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Doctrinal questions? Chicago Catholics have fewer marriages, babies and, well, priests

Doctrinal questions? Chicago Catholics have fewer marriages, babies and, well, priests

The big Catholic news out of the Archdiocese of Chicago -- the nation's third-largest diocese -- has become shockingly normal, perhaps so normal that journalists aren't even asking basic questions about this trend anymore.

The Chicago Tribune put one of the big numbers right up top in its latest report, noting that the Chicago archbishop -- a man closely identified with the tone of the Pope Francis era -- is now facing a crisis that will literally cost him altars. How many churches will he need to shutter? The current estimate is 100.

It's hard to keep Catholic church doors open without priests:

A radical overhaul in the nation's third-largest Roman Catholic archdiocese could shutter many of the Chicago church's houses of worship by 2030 as it reckons with decaying buildings and an expected shortage of priests, the church's chief operating officer confirmed Friday.
Chicago Archbishop Blase Cupich told priests and advisers in meetings in recent weeks that the shortage -- an estimated 240 priests available in 2030 for the archdiocese's 351 parishes -- could necessitate closings and consolidations. The archdiocese governs parishes in Cook and Lake counties.

So what are the basic questions here? Yes, obviously, there is the question Catholic leaders have been asking for several decades: Where have all the seminarians gone? Why is a larger church producing fewer priests?

Looking at the hard-news coverage of the Chicago crisis, other questions leap to mind (or to my mind, at least). People keep saying that the "demographics" of the church have changed. This is true, but that only raises more questions that link demographics and doctrine. Hold that thought.

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Listening to D.C. debates: Who speaks for Southern Baptists?

Listening to D.C. debates: Who speaks for Southern Baptists?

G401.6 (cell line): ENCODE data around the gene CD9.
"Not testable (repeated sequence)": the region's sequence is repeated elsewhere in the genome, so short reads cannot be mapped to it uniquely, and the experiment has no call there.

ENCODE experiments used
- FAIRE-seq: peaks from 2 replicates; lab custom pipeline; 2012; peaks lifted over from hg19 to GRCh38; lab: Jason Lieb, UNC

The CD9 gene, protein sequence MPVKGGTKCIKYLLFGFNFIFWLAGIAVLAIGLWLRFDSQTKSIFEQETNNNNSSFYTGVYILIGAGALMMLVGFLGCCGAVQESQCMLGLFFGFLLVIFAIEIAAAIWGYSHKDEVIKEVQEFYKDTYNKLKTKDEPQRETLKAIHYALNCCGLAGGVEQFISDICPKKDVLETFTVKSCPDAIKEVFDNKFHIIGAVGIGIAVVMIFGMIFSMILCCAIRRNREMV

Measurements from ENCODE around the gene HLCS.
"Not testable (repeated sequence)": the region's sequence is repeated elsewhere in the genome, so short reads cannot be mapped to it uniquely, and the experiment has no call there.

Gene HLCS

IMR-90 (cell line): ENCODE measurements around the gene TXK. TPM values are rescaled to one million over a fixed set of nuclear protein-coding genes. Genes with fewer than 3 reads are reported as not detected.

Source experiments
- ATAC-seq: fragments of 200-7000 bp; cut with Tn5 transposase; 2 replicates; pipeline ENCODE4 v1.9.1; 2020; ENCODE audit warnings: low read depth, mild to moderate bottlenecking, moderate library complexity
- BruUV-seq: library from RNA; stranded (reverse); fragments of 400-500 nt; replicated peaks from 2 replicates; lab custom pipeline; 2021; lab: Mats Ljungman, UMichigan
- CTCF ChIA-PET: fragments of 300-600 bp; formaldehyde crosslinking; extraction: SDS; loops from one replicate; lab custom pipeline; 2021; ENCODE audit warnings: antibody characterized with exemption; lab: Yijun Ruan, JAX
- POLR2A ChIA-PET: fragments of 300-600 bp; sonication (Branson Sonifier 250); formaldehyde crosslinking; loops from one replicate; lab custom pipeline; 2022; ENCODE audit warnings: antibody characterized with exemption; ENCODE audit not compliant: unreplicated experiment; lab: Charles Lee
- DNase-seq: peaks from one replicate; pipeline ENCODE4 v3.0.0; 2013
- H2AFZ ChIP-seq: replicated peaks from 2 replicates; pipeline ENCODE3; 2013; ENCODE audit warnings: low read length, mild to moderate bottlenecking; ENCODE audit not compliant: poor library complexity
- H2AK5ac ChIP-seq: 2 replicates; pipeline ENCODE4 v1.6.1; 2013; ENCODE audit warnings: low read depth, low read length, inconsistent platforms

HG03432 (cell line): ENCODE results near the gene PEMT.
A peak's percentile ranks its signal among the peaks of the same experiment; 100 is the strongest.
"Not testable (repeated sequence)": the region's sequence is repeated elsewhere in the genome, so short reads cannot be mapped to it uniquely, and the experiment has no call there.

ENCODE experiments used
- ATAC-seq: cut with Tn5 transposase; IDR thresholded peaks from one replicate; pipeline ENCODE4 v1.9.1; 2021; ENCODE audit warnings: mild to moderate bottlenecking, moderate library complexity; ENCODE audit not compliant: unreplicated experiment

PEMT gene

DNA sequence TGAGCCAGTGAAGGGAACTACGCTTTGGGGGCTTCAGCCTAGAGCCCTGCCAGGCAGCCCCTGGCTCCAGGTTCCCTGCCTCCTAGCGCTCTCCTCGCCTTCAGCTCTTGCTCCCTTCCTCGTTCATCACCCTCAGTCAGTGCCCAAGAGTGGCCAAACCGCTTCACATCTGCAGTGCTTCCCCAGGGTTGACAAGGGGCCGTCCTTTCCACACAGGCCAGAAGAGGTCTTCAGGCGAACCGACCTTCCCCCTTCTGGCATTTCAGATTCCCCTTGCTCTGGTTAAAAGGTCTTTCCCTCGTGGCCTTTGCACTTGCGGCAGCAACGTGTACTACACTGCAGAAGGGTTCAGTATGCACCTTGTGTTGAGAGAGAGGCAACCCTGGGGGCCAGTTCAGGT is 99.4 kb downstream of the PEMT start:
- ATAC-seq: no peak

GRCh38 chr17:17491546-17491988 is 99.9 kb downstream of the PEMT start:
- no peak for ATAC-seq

A constant commandment for journalists is to “assess thy sources.”

The running debate on “what is an evangelical,” so pertinent for newswriters during this presidential campaign, involves “who speaks for evangelicals” and consequently “who speaks for the Southern Baptist Convention”? The sprawling SBC is by far this category’s  largest U.S. denomination, with 15.5 million members, 46,000 congregations, and $11 billion in annual receipts.

As noted by Jonathan Merritt in Religion News Service, the issue has been pursued with a vengeance by Will Hall, the new editor of the state Baptist Message newspaper in Louisiana. Hall targets as unrepresentative the denomination’s Ethics and Religious Liberty Commission (ERLC) and its president since 2013, the Rev. Russell D. Moore, 44, who’s the Southern Baptists’ prime spokesman on moral and social issues in the public sphere.

An editorial by Hall charged that Moore’s dislike for presidential candidate Donald Trump in particular “goes beyond the pale, translating into disrespect and even contempt for any Christian who might weigh these considerations differently” while Moore otherwise “has shown apparent disdain for traditional Southern Baptists.”

Moore is certainly outspoken about Trump. In a New York Times op-ed last Sept. 17, he said evangelicals and other social conservatives who back the billionaire “must repudiate everything they believe.”  He joined the 22 essayists in the “Against Trump” package in the Feb. 15National Review. Moore said with Trump, “sound moral judgments are displaced by a narcissistic pursuit of power” that religious conservatives should view as “decadent and deviant.”

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Making mass murder personal: The Pakistani newspaper Dawn finds a way with '144 Stories'

Making mass murder personal: The Pakistani newspaper Dawn finds a way with '144 Stories'

In the midst of humdrum life here and entranced as we were by Lady Gaga’s stirring rendition of the “Star-Spangled Banner” at the opening of the Super Bowl, we often forget how the other half lives many time zones away.

A recent piece in the Los Angeles Times reminded us of a place where schools are a death trap and the martyrs tend to be in their teens.

What Malala Yousafzai went through in 2012 is something other kids are still living through. Every now and then, this madness makes headlines.

On Jan. 20, the Taliban did a raid at a university in Charsadda, northwest Pakistan, that left 21 people, mostly students, dead. It’s hard to imagine the depth of insanity that propels grown men to mow down defenseless girls and boys, but that’s life today in that tense, often splintered, Islamic republic.

The Times reminded us that the security crisis in Pakistan is not going away and how schools and universities are “soft targets” for the Taliban, which strikes at will.

So, how do you keep reporting on a place where massacre follows massacre?